Asian Stocks Talking Points:
- Friday’s equity session saw markets trendless overall
- Washington and Tehran both had their say over Thursday’s attack on two oil tankers
- The Dollar looked to next week and the Federal Reserve’s policy call
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Asia Pacific stock markets put in a mixed showing to end the week with overall risk appetite capped by Thursday’s attacks on two oil tankers in the Gulf of Oman.
The US State Department has pinned the blame for them squarely in Iran, while stressing the need for diplomacy. For its part Tehran has denied involvement. The story has already seen oil prices rise, with the Dow gaining just over 100 points on Thursday as the energy sector gained.
International benchmark Brent rather drifted through the Asian session, coming off its Thursday highs but not by very much. There are signs that it is edging up again as the European open approaches.
The Nikkei 225 was up 0.2% in the middle of the Tokyo afternoon with Sydney’s ASX up by 0.1%. Chinese stocks were lower both in Hong Kong and Shanghai. Mainboards there slipped back after scoring initial gains. Investors there faced the aftermath of this week’s extraordinary anti-extradition-law protests in Hong Kong which reportedly left more than 80 people injured.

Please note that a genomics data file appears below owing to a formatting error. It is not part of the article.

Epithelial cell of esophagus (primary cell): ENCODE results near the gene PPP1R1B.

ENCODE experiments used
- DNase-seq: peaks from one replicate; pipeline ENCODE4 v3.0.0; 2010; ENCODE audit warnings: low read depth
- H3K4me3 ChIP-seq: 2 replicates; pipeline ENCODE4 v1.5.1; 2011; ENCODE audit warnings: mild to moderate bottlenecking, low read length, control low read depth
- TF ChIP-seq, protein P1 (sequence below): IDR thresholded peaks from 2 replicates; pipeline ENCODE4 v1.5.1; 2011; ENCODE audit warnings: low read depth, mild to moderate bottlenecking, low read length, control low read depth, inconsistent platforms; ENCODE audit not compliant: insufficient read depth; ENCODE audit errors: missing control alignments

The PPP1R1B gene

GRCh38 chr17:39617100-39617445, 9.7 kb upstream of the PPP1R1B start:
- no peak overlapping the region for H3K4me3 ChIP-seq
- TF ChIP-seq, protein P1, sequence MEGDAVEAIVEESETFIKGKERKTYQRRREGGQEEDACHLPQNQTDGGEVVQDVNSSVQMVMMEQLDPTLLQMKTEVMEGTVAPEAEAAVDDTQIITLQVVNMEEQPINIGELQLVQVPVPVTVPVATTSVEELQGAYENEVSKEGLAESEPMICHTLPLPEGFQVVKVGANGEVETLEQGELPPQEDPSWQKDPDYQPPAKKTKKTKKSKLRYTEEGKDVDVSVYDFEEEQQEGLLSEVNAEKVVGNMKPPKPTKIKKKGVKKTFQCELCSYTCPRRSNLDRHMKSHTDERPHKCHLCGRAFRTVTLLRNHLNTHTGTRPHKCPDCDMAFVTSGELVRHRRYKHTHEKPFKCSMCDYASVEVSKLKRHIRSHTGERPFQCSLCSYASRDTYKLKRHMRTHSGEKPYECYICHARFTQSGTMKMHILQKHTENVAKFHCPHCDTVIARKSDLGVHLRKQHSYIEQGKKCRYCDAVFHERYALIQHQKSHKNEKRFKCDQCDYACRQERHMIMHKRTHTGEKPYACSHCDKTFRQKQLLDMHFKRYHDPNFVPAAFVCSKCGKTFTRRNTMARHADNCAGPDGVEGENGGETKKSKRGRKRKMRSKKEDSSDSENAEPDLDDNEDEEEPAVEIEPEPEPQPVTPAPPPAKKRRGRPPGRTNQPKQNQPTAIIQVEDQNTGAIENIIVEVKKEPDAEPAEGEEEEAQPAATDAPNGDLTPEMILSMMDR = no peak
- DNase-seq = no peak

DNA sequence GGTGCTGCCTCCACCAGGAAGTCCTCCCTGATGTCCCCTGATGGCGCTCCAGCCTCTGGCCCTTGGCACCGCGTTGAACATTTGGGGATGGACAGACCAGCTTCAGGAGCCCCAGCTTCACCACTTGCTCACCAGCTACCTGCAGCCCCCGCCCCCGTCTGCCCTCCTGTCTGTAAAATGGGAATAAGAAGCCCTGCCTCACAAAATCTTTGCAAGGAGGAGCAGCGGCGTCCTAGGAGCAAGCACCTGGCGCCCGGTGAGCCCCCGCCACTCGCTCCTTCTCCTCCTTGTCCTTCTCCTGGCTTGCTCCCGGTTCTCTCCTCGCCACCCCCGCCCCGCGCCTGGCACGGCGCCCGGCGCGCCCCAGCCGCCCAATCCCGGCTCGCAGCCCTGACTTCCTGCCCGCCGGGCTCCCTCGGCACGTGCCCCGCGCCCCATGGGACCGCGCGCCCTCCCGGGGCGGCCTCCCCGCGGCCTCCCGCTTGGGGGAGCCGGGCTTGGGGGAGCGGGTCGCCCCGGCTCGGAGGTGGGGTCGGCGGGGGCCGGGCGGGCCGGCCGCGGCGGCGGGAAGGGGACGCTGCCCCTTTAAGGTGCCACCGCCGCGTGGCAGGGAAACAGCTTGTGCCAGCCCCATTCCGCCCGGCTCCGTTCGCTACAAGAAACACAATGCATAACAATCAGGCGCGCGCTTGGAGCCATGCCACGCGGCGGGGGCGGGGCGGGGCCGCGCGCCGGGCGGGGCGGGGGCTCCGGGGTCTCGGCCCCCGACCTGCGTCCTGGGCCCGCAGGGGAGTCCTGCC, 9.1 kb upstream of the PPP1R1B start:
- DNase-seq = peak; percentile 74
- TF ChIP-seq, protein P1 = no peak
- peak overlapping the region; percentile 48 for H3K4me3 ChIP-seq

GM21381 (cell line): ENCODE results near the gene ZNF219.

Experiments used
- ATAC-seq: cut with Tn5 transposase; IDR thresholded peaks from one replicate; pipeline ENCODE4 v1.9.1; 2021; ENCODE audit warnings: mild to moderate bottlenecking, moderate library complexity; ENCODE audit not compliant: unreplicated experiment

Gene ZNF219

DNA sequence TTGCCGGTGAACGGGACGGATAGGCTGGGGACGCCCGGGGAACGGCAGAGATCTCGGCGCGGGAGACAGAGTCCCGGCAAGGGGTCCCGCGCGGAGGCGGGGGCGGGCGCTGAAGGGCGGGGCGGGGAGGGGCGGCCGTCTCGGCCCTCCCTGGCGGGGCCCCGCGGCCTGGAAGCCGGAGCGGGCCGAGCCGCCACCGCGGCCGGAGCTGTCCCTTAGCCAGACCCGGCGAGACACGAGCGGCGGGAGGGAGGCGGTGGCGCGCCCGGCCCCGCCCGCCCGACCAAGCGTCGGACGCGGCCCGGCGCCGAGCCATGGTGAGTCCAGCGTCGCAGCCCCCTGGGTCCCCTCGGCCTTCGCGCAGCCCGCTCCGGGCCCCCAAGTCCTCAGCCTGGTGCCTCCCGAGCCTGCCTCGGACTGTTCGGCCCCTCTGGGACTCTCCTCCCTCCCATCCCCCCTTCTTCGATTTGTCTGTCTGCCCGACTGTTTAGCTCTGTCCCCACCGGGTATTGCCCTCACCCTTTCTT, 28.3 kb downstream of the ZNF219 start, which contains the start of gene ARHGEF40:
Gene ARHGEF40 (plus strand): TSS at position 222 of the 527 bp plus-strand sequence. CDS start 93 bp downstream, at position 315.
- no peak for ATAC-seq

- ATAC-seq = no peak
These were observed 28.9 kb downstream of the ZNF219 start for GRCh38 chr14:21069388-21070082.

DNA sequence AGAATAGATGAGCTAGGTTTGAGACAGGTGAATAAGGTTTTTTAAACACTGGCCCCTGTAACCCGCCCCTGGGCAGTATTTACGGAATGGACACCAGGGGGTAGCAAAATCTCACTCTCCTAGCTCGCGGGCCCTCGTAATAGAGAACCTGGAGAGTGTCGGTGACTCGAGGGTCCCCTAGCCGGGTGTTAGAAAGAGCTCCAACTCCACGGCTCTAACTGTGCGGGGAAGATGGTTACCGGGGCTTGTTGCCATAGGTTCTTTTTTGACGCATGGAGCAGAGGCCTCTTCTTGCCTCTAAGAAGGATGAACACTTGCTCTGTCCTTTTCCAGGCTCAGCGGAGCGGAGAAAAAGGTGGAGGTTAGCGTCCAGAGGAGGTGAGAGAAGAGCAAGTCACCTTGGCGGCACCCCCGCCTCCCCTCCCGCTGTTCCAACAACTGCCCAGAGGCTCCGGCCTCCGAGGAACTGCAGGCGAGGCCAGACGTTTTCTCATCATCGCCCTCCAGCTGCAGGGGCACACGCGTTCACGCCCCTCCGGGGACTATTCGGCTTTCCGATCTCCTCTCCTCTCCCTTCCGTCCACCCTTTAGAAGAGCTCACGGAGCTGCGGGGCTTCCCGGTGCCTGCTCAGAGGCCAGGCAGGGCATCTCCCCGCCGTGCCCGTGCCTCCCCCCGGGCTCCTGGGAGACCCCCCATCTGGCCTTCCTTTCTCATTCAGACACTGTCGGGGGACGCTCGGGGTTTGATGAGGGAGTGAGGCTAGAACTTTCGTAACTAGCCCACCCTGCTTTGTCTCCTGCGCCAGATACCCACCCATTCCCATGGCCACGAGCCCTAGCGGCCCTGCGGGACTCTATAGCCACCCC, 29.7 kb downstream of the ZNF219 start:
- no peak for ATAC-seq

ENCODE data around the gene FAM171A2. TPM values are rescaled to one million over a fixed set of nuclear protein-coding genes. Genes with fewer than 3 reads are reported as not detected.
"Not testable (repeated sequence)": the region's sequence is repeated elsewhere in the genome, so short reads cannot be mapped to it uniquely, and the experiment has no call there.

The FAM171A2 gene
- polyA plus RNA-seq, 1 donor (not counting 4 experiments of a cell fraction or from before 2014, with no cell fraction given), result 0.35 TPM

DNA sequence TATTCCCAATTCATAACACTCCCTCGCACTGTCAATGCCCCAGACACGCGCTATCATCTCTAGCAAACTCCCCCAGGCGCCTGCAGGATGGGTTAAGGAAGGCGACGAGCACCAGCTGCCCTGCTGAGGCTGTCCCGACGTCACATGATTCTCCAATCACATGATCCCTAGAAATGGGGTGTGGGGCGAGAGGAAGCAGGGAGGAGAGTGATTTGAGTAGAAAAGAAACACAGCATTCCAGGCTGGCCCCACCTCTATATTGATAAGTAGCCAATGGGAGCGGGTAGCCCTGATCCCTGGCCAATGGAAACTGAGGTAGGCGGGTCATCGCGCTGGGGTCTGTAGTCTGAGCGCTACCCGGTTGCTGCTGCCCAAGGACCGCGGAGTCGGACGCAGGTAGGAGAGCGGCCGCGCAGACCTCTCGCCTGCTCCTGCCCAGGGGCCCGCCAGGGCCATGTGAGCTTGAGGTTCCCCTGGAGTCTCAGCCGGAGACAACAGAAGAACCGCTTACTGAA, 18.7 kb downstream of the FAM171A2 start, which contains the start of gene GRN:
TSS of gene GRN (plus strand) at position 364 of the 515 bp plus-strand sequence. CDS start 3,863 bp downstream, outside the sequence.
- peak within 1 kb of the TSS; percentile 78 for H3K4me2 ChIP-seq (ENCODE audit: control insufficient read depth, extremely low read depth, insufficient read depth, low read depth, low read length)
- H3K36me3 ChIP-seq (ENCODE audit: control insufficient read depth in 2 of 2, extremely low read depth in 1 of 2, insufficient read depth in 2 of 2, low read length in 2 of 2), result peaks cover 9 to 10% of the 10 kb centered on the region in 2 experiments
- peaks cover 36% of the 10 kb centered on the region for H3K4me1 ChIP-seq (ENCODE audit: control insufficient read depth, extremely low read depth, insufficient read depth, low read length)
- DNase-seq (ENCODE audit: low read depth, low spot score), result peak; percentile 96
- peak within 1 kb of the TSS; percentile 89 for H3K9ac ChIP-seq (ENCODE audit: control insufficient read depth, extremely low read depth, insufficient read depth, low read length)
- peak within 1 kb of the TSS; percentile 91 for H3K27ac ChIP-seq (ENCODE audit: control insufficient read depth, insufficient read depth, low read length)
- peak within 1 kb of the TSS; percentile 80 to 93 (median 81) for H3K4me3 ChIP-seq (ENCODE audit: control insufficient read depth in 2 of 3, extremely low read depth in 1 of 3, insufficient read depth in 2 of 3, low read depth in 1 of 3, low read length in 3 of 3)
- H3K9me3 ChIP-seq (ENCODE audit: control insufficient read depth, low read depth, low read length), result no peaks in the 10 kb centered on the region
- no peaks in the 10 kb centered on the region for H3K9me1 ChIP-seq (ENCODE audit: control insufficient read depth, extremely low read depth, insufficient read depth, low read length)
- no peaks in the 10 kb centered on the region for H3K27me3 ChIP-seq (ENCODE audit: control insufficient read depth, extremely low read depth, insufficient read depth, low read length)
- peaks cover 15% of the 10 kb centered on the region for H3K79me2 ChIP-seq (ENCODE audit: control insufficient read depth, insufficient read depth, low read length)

Obviously much market emphasis is now on next week’s monetary policy meeting of the US Federal Reserve. The central bank meets on Wednesday and, while no changes are expected, the market is now looking for an interest rate cut in July. The extent to which any commentary supports this thesis will probably be crucial across markets.
The US Dollar was a little higher against major rivals and on-track for a weekly gain, however. The Australian and New Zealand Dollars were pressured by lower bond yields after some miserable Purchasing Managers Index numbers out of the latter’s homeland. It’s clear that the Fed is far from the only central bank thought highly likely to cut interest rates in the near future.
NZD/USD has now retraced its steps back into the old daily-chart trading range which last endured between mid-May and the start of June.
The pair is also very close to its former long downtrend line, with a weekly close below that likely to bring the year’s lows back into very close consideration.
The rest of the trading day will offer investors plenty to chew over, with US retail sales figures for May coming up, along with the University of Michigan’s venerable consumer sentiment snapshot.
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— Written by David Cottle, DailyFX Research
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